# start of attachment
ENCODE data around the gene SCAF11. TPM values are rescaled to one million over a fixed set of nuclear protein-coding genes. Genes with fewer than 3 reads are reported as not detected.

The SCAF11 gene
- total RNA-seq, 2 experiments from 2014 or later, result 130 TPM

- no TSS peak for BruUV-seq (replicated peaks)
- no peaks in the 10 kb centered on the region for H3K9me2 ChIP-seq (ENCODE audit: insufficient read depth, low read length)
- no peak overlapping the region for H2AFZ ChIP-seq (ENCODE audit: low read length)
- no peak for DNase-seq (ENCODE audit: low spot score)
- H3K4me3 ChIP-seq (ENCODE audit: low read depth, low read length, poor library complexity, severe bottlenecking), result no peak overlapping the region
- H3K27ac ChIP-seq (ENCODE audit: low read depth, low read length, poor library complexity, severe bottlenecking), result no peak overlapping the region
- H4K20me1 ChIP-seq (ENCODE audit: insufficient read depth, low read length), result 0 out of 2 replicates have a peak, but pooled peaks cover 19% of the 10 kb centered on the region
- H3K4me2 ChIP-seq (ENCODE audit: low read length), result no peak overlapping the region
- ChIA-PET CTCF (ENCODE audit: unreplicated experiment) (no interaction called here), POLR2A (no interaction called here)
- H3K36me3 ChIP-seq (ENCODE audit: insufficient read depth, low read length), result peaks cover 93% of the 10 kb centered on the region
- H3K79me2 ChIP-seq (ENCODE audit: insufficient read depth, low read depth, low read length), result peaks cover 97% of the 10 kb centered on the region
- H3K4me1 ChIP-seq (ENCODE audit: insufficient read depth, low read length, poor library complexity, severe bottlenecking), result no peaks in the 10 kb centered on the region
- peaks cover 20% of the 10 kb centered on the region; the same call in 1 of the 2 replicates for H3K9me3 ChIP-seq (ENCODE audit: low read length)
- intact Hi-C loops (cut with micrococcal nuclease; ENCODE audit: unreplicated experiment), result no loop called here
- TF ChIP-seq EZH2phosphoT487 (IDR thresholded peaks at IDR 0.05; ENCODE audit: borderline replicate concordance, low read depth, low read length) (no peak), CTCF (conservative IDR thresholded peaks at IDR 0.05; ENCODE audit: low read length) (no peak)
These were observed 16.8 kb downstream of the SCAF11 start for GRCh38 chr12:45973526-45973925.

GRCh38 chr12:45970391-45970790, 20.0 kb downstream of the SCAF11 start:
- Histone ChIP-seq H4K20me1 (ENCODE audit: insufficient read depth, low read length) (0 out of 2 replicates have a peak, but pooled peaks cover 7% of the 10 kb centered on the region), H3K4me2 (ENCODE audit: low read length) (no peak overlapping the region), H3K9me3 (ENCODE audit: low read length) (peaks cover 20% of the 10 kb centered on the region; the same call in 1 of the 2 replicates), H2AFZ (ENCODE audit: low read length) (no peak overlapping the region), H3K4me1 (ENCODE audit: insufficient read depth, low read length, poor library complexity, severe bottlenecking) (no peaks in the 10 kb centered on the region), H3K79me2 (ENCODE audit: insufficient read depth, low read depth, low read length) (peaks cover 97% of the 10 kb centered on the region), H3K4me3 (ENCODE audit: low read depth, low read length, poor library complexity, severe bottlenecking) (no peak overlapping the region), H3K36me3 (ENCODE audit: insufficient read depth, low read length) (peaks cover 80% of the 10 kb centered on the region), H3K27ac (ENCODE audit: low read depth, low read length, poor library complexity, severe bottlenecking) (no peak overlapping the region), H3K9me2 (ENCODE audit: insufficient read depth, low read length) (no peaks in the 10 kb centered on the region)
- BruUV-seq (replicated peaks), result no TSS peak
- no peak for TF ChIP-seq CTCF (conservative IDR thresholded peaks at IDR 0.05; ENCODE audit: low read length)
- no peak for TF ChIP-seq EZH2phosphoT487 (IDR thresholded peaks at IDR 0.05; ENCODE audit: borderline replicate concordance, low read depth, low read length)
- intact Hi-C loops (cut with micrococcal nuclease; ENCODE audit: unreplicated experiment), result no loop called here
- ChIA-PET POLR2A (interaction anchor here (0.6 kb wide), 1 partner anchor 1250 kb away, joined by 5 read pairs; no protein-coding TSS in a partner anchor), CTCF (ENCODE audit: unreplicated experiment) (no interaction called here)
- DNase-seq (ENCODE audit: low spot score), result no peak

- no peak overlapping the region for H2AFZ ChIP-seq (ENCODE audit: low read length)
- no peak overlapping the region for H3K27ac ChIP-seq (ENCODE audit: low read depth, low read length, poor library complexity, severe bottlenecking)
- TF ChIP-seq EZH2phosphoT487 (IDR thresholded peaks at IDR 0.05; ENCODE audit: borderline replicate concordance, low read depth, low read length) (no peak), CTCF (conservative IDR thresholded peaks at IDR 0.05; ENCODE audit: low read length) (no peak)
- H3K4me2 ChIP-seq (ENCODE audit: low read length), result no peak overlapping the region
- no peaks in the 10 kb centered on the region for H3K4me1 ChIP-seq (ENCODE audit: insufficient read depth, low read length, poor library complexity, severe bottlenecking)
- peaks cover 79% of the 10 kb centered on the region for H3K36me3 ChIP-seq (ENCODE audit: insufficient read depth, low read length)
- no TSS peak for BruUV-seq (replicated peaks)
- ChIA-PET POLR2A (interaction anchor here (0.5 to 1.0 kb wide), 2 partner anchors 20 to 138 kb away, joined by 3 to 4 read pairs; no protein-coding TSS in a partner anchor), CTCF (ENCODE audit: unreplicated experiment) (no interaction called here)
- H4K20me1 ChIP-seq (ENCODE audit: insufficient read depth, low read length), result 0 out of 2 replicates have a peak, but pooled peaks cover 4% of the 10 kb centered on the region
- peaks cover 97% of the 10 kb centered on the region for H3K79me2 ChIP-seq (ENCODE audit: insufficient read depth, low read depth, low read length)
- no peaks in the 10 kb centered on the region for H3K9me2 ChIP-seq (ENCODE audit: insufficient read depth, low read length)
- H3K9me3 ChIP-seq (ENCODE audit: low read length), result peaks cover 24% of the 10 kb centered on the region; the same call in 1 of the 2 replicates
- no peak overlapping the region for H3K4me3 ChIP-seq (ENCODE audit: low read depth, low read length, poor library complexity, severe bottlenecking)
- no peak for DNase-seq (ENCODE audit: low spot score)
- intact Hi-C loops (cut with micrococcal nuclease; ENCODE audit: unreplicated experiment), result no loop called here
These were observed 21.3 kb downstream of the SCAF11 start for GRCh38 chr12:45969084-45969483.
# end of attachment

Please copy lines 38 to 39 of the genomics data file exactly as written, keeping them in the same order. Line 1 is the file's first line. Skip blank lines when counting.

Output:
- no peaks in the 10 kb centered on the region for H3K9me2 ChIP-seq (ENCODE audit: insufficient read depth, low read length)
- H3K9me3 ChIP-seq (ENCODE audit: low read length), result peaks cover 24% of the 10 kb centered on the region; the same call in 1 of the 2 replicates